The 133-kW solar project – located near the summit of Mauna Kea, a dormant volcano on the Big Island of Hawaii – is located on the rooftop of Keck Observatory’s telescope facility, between the domes of the twin Keck I and Keck II – among the world’s largest optical and infrared telescopes. The system will annually produce 259.1 MWh of energy, which will reduce the observatory’s electric power needs by about 15%.
“Incorporating renewable energy generators such as solar PV is important to Keck’s core values of stewardship and service. It will reduce our reliance on electricity derived mainly from fossil fuels, which underscores our efforts to be good stewards of the planet,” says project lead Mark Devenot, infrastructure specialist at Keck Observatory.
Hawaiian Electric approved operation of the PV system on Sept. 30, 2020. The system consists of 332 solar panels that are strategically placed on the unique 20,940-sq.-ft ballasted roof to avoid snow and ice fall from the domes, as well as high winds that occasionally occur a few times a year.
“One of the biggest challenges was attaching the PV array to this type of roof, which has no structural framework to anchor the system,” says Devenot.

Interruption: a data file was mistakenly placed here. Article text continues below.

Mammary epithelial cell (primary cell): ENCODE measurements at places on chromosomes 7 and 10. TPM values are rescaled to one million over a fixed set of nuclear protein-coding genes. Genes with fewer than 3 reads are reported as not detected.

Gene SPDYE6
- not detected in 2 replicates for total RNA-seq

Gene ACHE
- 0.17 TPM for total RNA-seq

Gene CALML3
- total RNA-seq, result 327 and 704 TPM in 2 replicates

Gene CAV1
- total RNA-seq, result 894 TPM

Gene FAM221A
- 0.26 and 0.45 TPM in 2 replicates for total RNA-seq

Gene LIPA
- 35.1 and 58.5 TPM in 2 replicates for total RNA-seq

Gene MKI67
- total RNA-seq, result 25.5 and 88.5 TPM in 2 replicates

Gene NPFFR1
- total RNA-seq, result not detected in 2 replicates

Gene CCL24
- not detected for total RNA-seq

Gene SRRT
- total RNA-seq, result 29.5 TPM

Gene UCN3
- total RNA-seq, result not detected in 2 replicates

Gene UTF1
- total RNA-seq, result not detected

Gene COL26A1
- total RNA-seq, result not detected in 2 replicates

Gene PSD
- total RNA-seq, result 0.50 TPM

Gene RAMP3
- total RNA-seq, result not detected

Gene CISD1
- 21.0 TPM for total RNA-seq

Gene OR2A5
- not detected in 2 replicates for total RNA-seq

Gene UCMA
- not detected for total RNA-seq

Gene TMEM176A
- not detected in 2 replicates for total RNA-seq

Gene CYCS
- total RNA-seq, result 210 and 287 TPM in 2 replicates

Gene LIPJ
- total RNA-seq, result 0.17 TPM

To address this issue, the solar system was custom engineered for the unique ballasted roof design and to support high winds. The team also had to deal with working at high altitude, which averaged 40% less oxygen than at sea level.
“Incorporating rooftop solar at Keck Observatory has been a special experience for the REC Solar team due to the project’s focus on science, safety and innovation,” says Dan Alcombright, managing director, growth implementation at Duke Energy. “Our team remained respectful of land and wind limitations throughout construction and leveraged our local experience and detailed weather data to engineer solar with specialized mechanical attachments that can handle the wind gusts and climate of a Pacific island at high altitude. We’re pleased to be able to provide Keck with a viable energy solution that positively impacts both their organization and the environment.”
At high altitude, the panels will catch more photons and produce more energy than at sea-level locations. This is because sunlight atop Mauna Kea doesn’t have to travel through as much of the Earth’s atmosphere where the photons could be absorbed by something else. Having 40% less atmosphere, which is one of the reasons that makes Mauna Kea one of the best places on Earth to conduct astronomy, also makes for efficient solar energy generation.
This new rooftop solar installation at Keck Observatory’s telescope facility on Mauna Kea provides a unique research opportunity for the team to gather data on how solar panels operate in a thinner atmosphere with a high UV index and under higher than average winds. The REC Solar team will continue to monitor and analyze these conditions for future solar installations at high altitudes.
News item from REC Solar